I love the Disney cartoon short of this little story It s funny and pretty much the same thing No one is really into baseball in this house, but my dad is He played every sport in his high school and he has an enduring love for his baseball cardinals when they were in St Louis So my dad is visiting at the moment and I let him read this to everyone while he was here It was a family story time.I gave this 4 stars because how they tell the story with old newspaper clippings was really interesting and unique It really fit the story perfectly It puts you in the feel of being in baseball.With everything we did to make the story fun, the kids are not into baseball me either The nephew did like the ending where Casey strikes out He thought that was funny, but that was all he cared for Still, his Poppy was very entertaining and he put in all the historical commentary and the kids loved seeing Poppy be so silly He gave this 4 stars for the whole experience The niece laughed at her Poppy She said she didn t care for the story, but it was fun anyway She enjoyed seeing Poppy swing his hips like he was going to bat She gave this 3 stars.

  3. says:

    I have arranged my thoughts on this truly charming poem into a haiku Crowd expectationsFail to match with the hero,And his fat ego.

  4. says:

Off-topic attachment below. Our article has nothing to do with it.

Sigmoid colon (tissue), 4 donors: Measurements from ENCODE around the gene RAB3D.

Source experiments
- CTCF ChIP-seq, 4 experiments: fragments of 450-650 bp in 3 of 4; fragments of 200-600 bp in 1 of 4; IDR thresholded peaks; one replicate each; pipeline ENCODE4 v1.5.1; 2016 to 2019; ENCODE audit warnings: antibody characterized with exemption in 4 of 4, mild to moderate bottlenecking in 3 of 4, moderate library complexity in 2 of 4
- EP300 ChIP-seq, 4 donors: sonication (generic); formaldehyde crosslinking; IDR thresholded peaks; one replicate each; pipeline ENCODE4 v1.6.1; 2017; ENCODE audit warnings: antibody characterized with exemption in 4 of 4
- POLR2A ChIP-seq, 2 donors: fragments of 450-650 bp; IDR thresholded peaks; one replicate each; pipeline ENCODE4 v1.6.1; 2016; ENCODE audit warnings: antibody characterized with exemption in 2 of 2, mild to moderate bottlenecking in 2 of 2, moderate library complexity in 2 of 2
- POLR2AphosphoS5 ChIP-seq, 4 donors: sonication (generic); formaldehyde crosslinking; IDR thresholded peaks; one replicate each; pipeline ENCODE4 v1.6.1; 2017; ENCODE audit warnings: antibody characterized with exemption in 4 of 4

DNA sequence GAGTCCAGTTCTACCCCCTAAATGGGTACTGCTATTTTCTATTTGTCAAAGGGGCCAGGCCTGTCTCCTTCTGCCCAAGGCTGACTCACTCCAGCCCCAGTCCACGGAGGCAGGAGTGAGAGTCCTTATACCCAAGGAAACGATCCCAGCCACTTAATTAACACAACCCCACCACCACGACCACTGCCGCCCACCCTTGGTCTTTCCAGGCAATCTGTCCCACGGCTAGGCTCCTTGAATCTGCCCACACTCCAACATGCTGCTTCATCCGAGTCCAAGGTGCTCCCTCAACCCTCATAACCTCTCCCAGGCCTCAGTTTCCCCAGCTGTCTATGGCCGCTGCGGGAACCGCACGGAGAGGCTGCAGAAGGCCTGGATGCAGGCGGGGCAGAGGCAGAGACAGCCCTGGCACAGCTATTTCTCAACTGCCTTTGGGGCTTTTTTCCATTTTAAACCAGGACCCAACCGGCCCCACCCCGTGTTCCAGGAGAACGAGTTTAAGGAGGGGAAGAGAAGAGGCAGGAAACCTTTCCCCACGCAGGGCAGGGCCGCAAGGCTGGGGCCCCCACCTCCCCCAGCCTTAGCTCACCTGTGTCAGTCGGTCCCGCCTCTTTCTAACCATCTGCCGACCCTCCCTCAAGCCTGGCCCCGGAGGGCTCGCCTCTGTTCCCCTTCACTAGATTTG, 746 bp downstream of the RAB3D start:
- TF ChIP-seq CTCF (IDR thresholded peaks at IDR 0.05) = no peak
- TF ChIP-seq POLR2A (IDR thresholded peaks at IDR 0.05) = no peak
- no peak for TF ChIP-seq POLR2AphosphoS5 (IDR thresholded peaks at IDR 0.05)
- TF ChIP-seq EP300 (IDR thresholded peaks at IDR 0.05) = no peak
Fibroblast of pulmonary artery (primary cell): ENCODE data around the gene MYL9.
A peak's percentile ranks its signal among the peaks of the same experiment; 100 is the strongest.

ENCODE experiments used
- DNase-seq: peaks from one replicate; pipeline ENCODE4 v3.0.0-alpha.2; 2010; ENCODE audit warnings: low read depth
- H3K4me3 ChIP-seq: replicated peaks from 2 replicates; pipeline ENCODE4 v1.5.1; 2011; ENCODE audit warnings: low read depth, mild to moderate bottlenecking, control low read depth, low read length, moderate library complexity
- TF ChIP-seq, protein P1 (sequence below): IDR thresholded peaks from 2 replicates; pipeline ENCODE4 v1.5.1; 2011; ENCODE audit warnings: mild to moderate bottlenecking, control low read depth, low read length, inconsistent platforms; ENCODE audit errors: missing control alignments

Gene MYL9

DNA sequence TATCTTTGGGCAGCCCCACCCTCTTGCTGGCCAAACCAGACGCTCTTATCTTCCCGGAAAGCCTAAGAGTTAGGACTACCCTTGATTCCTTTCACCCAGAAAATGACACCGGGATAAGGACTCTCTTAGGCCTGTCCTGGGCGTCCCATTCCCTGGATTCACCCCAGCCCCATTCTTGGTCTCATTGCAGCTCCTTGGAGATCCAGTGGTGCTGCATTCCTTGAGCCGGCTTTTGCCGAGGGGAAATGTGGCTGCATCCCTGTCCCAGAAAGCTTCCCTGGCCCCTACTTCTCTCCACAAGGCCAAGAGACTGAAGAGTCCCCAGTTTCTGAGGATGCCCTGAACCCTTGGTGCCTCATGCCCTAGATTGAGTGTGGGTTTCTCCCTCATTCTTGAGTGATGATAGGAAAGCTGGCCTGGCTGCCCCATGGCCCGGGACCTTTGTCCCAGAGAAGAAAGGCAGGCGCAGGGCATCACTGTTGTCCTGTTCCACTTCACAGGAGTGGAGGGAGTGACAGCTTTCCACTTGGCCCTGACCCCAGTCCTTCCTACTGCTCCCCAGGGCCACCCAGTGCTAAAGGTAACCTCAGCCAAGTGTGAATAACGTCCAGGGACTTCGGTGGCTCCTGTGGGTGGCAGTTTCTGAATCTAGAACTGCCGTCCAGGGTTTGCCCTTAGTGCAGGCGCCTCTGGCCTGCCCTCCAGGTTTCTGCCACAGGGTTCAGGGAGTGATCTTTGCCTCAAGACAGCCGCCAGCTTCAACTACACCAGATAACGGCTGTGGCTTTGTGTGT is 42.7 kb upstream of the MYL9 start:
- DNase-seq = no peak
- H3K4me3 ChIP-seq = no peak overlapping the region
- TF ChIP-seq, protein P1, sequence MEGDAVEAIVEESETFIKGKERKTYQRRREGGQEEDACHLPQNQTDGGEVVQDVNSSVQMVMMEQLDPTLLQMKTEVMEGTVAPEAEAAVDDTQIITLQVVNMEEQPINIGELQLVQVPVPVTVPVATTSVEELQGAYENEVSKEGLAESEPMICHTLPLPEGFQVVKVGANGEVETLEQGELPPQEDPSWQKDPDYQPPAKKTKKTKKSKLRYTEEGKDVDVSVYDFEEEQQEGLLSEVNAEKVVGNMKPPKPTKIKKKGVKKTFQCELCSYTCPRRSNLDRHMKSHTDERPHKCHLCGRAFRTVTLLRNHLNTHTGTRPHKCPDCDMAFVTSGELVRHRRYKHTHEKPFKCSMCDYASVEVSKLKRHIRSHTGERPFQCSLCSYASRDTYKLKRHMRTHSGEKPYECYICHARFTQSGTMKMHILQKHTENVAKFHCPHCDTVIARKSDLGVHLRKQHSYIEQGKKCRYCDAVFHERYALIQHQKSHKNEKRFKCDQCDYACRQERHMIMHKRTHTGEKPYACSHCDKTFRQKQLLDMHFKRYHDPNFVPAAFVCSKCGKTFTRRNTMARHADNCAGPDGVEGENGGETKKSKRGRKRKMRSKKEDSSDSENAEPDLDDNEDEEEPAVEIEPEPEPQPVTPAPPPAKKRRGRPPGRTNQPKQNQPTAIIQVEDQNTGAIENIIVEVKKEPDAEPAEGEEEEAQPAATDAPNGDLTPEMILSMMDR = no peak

If you love and appreciate baseball not only as a sport, but also as poetry in motion and a metaphor for the American experience, then this is a book that you simply must have Formatted as clippings from an old time newspaper contained within a scrapbook with other mementos, it never once steps out of character front and back dust cover blurbs, thanks and acknowledgements, editor s notes, dedication, all the way down to publisher s information, ISBN and Library of Congress data all maintain this charming illusion A tremendous amount of thought and care have gone into creating this book, making it an heirloom quality treasure Christopher Bing spent time researching the photo archives of the Baseball Hall of Fame, the Sports Museum of New England, as well as various individuals collections of memorabilia to put together this beautiful and creative volume.The text is the simple, classic baseball poem penned by Ernest Lawrence Thayer Each page, however, is rich with detail The pictures depict a game played in the late nineteenth century, and are painstakingly accurate in period detail, and rendered as engraved newspaper pictures of the period These pictures are then overlaid with other mementos such as old time cigarette baseball cards, stereoscopic photos, and clippings from The National Sports Reporter Gazette, all of which are creatively apropos to the page on which they appear When the crowd in the poem calls to kill the umpire a clipping from an old catalogue advertising rifled barrel revolvers appears When they concede that they would bet even money on the game if only Casey could come to bat, coinage and paper currency of the time period overlay the picture.Through the clippings from The National Sports Reporter Gazette, Bing includes valuable tidbits of baseball history and period trivia We learn that the overhand pitch was once not allowed, and many opposed its introduction, believing that it would unbalance the game in favor of pitching One clipping shows that blacks were originally able to play professional baseball until frozen out by unofficial agreements of owners and managers, including Hall of Famer Cap Anson We even discover the meaning behind the derisive terms lulu and cake as used in the poem.Though younger children may enjoy having it read to them and looking at the pictures, this book is most effective with those who can read and appreciate all of the many added charms that it contains It is a book that can be enjoy at eight, and appreciated even at eighty There may be no joy in Mudville, but I ll wager that any baseball fan that receives this book will have than enough of the stuff to go around.